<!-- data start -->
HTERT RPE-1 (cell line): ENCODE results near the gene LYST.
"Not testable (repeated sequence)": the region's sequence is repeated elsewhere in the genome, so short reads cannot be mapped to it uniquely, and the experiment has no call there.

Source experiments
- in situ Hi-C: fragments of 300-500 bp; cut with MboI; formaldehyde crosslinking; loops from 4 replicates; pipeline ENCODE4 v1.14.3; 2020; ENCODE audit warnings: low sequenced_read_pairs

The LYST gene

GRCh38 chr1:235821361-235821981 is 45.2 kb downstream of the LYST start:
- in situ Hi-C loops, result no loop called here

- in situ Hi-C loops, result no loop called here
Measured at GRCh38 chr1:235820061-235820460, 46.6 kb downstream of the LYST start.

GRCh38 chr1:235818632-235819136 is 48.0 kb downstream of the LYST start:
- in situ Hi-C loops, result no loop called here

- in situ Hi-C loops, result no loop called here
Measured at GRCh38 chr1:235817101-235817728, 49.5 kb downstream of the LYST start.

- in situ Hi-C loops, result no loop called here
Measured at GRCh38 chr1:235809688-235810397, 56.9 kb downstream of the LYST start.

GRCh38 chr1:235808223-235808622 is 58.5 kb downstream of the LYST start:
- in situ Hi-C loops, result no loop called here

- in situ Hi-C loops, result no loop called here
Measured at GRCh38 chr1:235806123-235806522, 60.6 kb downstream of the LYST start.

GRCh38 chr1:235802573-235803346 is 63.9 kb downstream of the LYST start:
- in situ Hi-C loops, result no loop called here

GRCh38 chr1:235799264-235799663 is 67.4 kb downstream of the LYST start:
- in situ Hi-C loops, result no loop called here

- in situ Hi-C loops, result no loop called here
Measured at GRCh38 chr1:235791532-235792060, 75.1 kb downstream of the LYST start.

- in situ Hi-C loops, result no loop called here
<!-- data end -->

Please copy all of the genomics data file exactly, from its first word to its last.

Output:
HTERT RPE-1 (cell line): ENCODE results near the gene LYST.
"Not testable (repeated sequence)": the region's sequence is repeated elsewhere in the genome, so short reads cannot be mapped to it uniquely, and the experiment has no call there.

Source experiments
- in situ Hi-C: fragments of 300-500 bp; cut with MboI; formaldehyde crosslinking; loops from 4 replicates; pipeline ENCODE4 v1.14.3; 2020; ENCODE audit warnings: low sequenced_read_pairs

The LYST gene

GRCh38 chr1:235821361-235821981 is 45.2 kb downstream of the LYST start:
- in situ Hi-C loops, result no loop called here

- in situ Hi-C loops, result no loop called here
Measured at GRCh38 chr1:235820061-235820460, 46.6 kb downstream of the LYST start.

GRCh38 chr1:235818632-235819136 is 48.0 kb downstream of the LYST start:
- in situ Hi-C loops, result no loop called here

- in situ Hi-C loops, result no loop called here
Measured at GRCh38 chr1:235817101-235817728, 49.5 kb downstream of the LYST start.

- in situ Hi-C loops, result no loop called here
Measured at GRCh38 chr1:235809688-235810397, 56.9 kb downstream of the LYST start.

GRCh38 chr1:235808223-235808622 is 58.5 kb downstream of the LYST start:
- in situ Hi-C loops, result no loop called here

- in situ Hi-C loops, result no loop called here
Measured at GRCh38 chr1:235806123-235806522, 60.6 kb downstream of the LYST start.

GRCh38 chr1:235802573-235803346 is 63.9 kb downstream of the LYST start:
- in situ Hi-C loops, result no loop called here

GRCh38 chr1:235799264-235799663 is 67.4 kb downstream of the LYST start:
- in situ Hi-C loops, result no loop called here

- in situ Hi-C loops, result no loop called here
Measured at GRCh38 chr1:235791532-235792060, 75.1 kb downstream of the LYST start.

- in situ Hi-C loops, result no loop called here